East Lothian library service has completed a project funded by the Scottish Library and Information Council (SLIC) to implement Accelerated Reader (AR) in all public libraries; the first public library authority to do so. This means that AR quizzed titles are identified on the shelves and can be searched by level on the catalogue. In addition each library has at least one member of staff trained by Renaissance Learning who produce AR.
Susan Boylan, East Lothian’s Young People’s Services Librarian, explains how the scheme is working.
AR is a progress monitoring software tool. Each book is computer analysed to assign a level of difficulty, taking into account factors such as length of words and sentences. A Star Reading Assessment establishes a reading level for each individual pupil, and quizzes test their understanding of the books. AR has been used by some of the secondary schools in East Lothian since 2000 and is now used in more than 90% of our primary schools.
Implementing AR in schools creates a huge demand for books. As the requests and the number of interested parties increased, it became apparent that a more systematic, proactive approach was needed. We had the product, skills and expertise to do so. It was an opportunity to highlight and make better use of our existing stock, increase our issues, attract an increased number of children, families and schools to the public libraries and promote the library service in general. It was also a means by which to expand our role in the community and develop or enhance our links with schools.
However, during the implementation process, we became concerned that instead of encouraging reading for pleasure, the way AR was used in some schools may become prescriptive. We wanted to avoid the situation where children read books solely for points rather than enjoyment. We wanted them to borrow both AR and non-AR books. That is why we did not want to indicate the level of the book on the spine – AR books were solely identified with a small logo and the level was indicated inside the front cover. We also refused to shelve the AR stock separately, to encourage children to browse the whole stock. Staff were trained in AR levels, which was just another tool to allow them to help children choose another non-AR book at a similar level.
Potential problems with schools can be mitigated by our close links with colleagues in Education. We have, and will continue to emphasise, the potential motivational aspect of AR in encouraging reading for pleasure.
In addition, the reading levels assigned to titles are automatically generated, which can result in inconsistencies in age and book levels. The involvement of librarians can alleviate some of these problems due to our knowledge and experience of children’s literature.
New quizzes are often added retrospectively which means that our implementation of AR in public libraries will always be a work in progress. The retrospective and open-ended element of AR is an area for caution. The continued success of the programme depends on the long-term commitment from and involvement of staff, establishing ways of working to identify quizzed material, and regular updating of catalogue records. Every month we provide each local library with a list of titles in their stock, which have had quizzes added.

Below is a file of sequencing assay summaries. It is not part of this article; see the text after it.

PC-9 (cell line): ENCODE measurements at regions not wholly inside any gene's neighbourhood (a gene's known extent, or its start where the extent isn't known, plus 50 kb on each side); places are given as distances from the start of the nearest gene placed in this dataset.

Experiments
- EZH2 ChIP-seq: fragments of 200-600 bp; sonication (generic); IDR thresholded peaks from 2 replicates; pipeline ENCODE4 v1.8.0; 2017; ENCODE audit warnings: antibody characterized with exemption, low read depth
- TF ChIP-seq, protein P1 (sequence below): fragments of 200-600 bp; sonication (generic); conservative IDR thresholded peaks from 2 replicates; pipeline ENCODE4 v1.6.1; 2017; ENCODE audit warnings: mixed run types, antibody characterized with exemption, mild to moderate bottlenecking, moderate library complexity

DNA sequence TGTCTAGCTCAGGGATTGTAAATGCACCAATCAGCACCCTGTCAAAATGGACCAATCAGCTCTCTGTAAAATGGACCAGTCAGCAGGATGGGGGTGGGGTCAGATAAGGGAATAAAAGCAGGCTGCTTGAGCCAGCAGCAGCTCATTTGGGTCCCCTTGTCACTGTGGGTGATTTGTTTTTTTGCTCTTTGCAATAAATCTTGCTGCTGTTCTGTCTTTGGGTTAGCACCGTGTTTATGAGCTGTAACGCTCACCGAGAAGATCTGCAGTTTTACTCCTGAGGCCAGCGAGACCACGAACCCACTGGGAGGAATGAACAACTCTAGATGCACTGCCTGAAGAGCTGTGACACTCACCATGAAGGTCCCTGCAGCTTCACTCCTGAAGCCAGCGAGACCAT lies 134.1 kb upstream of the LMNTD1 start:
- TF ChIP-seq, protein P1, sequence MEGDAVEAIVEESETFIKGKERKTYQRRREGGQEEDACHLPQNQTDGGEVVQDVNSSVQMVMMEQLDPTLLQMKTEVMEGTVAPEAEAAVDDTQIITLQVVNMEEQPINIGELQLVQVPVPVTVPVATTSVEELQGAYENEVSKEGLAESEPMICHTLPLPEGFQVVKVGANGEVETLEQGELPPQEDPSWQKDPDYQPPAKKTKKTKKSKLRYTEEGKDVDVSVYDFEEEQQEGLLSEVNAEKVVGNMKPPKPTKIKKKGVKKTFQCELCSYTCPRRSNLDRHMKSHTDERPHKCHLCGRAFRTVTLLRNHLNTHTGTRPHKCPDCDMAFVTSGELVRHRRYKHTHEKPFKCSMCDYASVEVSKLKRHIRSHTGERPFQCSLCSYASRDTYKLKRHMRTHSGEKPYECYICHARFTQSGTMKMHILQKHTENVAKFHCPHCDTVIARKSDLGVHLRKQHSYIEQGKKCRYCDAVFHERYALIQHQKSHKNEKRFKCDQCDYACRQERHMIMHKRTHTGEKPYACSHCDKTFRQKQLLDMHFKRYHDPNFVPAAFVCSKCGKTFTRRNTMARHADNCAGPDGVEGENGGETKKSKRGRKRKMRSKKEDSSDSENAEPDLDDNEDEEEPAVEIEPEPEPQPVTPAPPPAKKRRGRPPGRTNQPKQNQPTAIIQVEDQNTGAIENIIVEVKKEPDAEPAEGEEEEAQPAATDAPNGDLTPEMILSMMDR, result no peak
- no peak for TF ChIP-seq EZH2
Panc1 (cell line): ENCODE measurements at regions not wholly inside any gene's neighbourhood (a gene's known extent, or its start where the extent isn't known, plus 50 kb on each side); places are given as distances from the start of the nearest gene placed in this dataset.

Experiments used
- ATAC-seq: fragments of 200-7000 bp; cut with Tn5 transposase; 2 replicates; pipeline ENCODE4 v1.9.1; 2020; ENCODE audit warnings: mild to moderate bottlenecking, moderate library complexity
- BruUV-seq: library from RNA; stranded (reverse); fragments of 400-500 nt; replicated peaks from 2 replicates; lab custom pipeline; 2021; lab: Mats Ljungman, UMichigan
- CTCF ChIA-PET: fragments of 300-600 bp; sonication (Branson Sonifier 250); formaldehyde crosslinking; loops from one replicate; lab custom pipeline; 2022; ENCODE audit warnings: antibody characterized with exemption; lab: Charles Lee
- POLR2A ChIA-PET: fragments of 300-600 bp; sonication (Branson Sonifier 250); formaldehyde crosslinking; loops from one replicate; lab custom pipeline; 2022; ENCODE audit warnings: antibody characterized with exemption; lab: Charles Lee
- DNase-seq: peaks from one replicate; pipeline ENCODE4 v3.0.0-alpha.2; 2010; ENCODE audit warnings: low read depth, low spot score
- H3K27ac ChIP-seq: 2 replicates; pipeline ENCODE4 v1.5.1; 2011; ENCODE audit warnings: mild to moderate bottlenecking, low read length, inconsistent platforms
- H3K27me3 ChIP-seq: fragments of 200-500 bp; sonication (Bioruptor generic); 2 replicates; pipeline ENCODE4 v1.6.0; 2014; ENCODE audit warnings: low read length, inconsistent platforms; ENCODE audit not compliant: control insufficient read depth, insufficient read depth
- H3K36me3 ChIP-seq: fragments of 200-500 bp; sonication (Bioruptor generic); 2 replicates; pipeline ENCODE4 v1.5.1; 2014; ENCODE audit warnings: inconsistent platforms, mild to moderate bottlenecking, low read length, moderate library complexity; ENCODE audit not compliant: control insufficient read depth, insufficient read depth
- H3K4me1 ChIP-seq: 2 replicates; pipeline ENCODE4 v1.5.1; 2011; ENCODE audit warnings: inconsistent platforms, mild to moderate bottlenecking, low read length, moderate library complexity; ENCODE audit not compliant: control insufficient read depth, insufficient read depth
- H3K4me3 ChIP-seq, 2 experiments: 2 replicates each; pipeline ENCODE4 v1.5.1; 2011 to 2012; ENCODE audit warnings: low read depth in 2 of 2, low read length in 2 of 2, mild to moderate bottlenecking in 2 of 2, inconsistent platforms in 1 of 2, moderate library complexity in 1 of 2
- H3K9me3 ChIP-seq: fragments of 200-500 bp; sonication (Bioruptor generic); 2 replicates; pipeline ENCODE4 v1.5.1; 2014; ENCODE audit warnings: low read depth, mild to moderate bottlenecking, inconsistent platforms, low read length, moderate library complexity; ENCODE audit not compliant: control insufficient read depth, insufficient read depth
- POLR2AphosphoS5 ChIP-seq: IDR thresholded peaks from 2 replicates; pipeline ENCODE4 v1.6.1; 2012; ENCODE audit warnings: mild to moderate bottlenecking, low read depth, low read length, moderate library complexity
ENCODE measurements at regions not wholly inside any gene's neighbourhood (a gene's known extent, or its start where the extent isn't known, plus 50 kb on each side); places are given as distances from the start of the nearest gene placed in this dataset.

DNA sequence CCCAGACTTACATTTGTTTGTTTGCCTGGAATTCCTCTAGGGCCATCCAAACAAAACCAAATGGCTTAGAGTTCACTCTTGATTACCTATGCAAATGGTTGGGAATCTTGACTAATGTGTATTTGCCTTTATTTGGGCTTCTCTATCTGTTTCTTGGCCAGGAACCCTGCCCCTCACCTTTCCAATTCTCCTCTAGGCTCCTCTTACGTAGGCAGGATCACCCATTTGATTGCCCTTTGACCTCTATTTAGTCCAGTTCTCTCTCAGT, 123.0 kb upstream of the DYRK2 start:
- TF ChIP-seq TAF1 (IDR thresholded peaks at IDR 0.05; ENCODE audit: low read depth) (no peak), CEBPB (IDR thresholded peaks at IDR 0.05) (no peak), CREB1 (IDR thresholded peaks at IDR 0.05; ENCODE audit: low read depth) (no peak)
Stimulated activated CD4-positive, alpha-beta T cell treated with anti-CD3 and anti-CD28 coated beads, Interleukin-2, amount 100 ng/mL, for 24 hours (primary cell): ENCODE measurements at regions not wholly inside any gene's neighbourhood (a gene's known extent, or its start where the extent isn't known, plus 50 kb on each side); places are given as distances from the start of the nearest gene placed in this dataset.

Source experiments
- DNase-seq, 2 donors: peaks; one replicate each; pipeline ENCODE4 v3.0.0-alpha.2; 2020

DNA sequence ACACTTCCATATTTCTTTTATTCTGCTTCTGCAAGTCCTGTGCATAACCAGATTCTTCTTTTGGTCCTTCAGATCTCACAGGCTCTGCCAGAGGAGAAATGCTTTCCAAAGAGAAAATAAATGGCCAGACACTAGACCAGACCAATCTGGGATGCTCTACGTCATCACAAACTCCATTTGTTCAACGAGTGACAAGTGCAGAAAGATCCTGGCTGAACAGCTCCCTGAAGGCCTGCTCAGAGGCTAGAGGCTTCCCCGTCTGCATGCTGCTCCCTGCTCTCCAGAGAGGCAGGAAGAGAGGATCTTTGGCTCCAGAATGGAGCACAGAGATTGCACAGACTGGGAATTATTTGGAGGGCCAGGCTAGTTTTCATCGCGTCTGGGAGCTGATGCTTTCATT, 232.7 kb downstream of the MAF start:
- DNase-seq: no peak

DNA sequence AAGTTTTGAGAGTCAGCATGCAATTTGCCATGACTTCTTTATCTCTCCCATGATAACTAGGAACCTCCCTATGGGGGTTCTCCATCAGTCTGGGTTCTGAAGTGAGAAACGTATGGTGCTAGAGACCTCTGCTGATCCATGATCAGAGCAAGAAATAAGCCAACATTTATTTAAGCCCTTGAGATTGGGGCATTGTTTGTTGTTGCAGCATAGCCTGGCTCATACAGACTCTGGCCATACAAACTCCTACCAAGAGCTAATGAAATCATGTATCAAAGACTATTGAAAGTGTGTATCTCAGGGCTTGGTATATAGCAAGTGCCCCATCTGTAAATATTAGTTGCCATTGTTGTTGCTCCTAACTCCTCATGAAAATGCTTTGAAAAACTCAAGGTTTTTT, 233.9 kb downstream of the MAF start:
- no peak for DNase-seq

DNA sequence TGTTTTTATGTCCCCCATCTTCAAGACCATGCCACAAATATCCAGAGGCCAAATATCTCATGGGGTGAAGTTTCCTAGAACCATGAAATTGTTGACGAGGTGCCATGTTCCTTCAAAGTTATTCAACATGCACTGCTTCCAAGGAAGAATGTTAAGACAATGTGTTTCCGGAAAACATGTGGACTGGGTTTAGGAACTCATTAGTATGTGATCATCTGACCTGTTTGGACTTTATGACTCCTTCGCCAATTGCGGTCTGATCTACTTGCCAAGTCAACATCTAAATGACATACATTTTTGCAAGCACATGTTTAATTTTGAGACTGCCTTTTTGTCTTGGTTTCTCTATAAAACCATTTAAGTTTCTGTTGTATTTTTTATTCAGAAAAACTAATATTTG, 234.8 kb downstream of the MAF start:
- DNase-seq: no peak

Despite these concerns, the overall impact has been very positive. The number of class visits to libraries has increased. Some schools have introduced regular and more frequent visits to their local library, while other schools, which had never visited the library before brought their entire upper school! Local librarians have been invited to their local primary schools at parents evening to talk to, and show, parents how to find accelerated books for their children on the catalogue. A parent’s guide to Accelerated Reader produced by schools highlighted the role of their local library.
Finally, with all local libraries having at least one member of staff trained by Renaissance Learning and confident in their knowledge of AR, the credibility of librarians amongst teachers was raised. We can see that reading engagement in school has improved and it is heart-warming to received emails such as this one from a primary school teacher: ‘Thank you so much for the great range of books sent. The pupil who the books were meant for has actually surpassed his AR reading range recently and has found a love of reading which he didn’t have before!’
There were a few factors contributing to the success of this project. First, we were responding to a need. Second, we are a small authority and so library services to schools and public library services to young people are overlapping functions within the same department. And third, we work very closely with colleagues in Education and with our six secondary school librarians, sharing the same library management system and catalogue.
AR is not a panacea; it is just one of the many tools that libraries can use to get children reading, but librarians have the skills and knowledge to ensure that this tool is used effectively.